Revenue, Income, Profit and Margin: Differences and Calculation Examples
Retail analytics covers many metrics and indicators. Some of them describe similar aspects of business processes and cause a lot of confusion. So, to analyze the effectiveness of the chain, the following metrics are used:
They are often confused or used as synonyms. But this is a completely false statement. To avoid misunderstandings and confusion, we will consider the content of each indicator, highlighting common features and differences, as well as examples of their calculation.
Revenue (Sales Value)
Revenue is the amount of money the store (chain) receives from the sale of goods. That is cash receipts from the main activity (retail trade).
! In accounting, revenue is interpreted as the entire amount of money made through selling products and services from a company's core operations.
- Calculated exclusively in monetary terms.
- Can only be positive cash flow.
- It is the main source of its financial resources.
To calculate, you can use one of the formulas:
Revenue = Σ Cash receipts from the sale of goods
Revenue = Σ Price * Sales Qty
Note! Revenue should not be equated with chain income. Since income is a broader concept and includes other income, in addition to the sale of goods (revenue).
Income is a broader concept than revenue, which summarizes a business's cash receipts. Thus, in addition to revenue, it may include additional income, such as:
- rental payments from contractors;
- interest on bank deposits;
- income from sales of equipment and inventory;
- received dividends;
- income from financial investments, etc.
So, these are replenishment of cash and other assets that increase the benefit for the chain.
! From an accounting point of view, income is an increase in economic benefits in the form of the receipt of assets (money, goods, equipment, etc.) or a decrease in liabilities (accounts payable), which leads to an increase in capital (except for capital growth due to contributions from owners) during the reporting period.
- Takes into account all aspects of the chain.
- Includes all receipts that result in an increase in the retailer's working capital (excluding contributions from owners).
- It can be in cash and non-cash form.
- A positive component of the chain's profit.
Profit is a key performance indicator for a store. Briefly speaking, this is the difference between all the income and expenses of the chain. It shows how much revenue the company has left after deducting (paying) all expenses.
! In accounting, profit is the amount by which income exceeds the costs associated with it.
- It can have both positive and negative values (loss).
- It is the main purpose of the chain activities.
- It acts as the main source of financial resources, which ensures the further development of the company.
- The calculation formula depends on the type of profit.
Types of profit:
Gross profit is the difference between sales revenue and cost of sales.
Operating profit (EBIT) is profit from operating activities, which, in addition to gross profit, takes into account all other income and expenses from other operating activities. Another option is earnings before interest on borrowed funds and taxes.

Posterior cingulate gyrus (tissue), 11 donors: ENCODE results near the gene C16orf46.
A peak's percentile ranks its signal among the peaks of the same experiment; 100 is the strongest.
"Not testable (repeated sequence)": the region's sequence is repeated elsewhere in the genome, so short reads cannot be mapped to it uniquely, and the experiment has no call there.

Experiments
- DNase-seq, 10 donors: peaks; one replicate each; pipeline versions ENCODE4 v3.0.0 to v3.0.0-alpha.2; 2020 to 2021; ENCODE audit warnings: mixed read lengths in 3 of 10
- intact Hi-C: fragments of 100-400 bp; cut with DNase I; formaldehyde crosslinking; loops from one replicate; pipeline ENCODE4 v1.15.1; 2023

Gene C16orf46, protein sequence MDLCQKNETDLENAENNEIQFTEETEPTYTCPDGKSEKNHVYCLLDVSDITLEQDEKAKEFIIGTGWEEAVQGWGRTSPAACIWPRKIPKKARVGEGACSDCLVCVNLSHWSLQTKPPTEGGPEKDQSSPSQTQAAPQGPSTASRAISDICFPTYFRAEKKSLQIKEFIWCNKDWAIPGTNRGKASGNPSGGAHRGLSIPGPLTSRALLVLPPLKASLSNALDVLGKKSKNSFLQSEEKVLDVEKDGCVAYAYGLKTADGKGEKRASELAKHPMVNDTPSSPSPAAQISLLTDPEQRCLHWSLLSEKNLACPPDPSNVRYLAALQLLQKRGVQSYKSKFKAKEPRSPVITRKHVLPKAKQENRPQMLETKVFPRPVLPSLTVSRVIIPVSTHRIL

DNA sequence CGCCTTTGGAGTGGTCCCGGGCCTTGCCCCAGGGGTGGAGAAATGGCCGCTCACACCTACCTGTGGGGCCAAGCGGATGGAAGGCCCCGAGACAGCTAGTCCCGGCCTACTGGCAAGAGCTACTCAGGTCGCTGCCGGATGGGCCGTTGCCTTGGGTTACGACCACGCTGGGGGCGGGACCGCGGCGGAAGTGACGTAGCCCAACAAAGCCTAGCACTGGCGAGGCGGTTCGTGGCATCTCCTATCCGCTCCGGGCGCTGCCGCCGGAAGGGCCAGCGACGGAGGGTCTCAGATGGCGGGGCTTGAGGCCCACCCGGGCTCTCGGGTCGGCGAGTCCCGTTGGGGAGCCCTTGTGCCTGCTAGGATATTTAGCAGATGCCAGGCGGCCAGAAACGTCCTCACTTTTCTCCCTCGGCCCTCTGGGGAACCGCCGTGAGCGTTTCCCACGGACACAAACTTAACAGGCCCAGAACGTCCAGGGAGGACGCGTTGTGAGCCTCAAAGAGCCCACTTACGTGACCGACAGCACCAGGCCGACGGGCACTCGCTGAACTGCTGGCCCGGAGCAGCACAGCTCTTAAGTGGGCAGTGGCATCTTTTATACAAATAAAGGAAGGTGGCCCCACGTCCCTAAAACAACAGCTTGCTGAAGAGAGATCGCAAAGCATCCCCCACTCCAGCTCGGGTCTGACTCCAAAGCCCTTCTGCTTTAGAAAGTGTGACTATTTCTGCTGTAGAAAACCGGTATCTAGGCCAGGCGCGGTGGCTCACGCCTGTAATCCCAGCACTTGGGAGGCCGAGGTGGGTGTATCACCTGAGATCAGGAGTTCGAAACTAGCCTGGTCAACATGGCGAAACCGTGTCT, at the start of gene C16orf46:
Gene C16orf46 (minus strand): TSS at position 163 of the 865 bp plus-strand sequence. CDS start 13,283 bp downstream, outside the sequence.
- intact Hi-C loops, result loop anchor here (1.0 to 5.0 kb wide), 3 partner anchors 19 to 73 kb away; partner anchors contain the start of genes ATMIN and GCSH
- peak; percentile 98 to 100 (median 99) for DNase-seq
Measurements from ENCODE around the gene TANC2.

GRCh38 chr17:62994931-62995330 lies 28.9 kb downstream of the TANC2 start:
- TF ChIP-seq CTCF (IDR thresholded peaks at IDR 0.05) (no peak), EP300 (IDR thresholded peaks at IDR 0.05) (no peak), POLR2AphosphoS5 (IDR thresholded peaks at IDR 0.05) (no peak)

EBITDA is earnings before interest, taxes, depreciation, and amortization and is an alternate measure of profitability.
Net income is the company's profit after income tax.
Margin is the same gross profit that can be expressed both in absolute terms and as a percentage.
Most often, to assess the effectiveness of the chain, they analyze the margin, expressed as a percentage, which shows how much profit is received with every $100 of revenue.
To calculate it, one of the formulas is used:
Margin, % = (Price - Cost) / Price * 100% - for one product
Margin, % = (Revenue (Sales Value) - Sales Cost) / Revenue (Sales Value) * 100% - for one product
- The margin value is always below 100%.
- It shows the profitability of the product and the efficiency of the store (chain).
- In absolute terms, it coincides with gross profit and markup, and in percentage terms, it displays the profitability of sales.
- The margin is always lower than the markup.
For a quick and error-free calculation of the described indicators (Profit, Margin, Sales Value), you can use the Business Calculator. It will allow you not only to see the differences in the algorithm for calculating them, but also to get hints about what the calculated metrics inform you about.
For a better understanding of the differences and the calculation algorithm, consider a simple example:
- Within a month, the store sold $100,000 of goods.
- The sales cost, including VAT, is $60,000.
- In a month, the store sold inventory - $27,000.
- For late delivery of goods, the supplier paid a fine in favor of the store - $6,000.
- Other administrative and marketing expenses – $21,000.
Results of calculations:
- Revenue (Sales Value) – $100,000;
- Income: 100,000 + 27,000 + 6,000 = $133,000;
- Gross profit: 100,000 - 60,000 = $40,000;
- Operating profit: 40,000 + 27,000 + 6,000 - 21,000 = $52,000;
- Margin, %: (100,000 – 60,000) / 100,000 * 100% = 40%.
- Revenue, Income, Profit, and Margin are indicators that are often confused or used as synonyms. However, their economic content is completely different.
- A correct understanding of each indicator will allow you to correctly assess the chain's effectiveness and make the right management decisions that ensure the achievement of the desired goals.
- For a comprehensive analysis of retail metrics, we offer a powerful BES analytical platform that allows you to study them with the necessary detail, visualize, filter, and use them to detect and avoid weaknesses in the chain.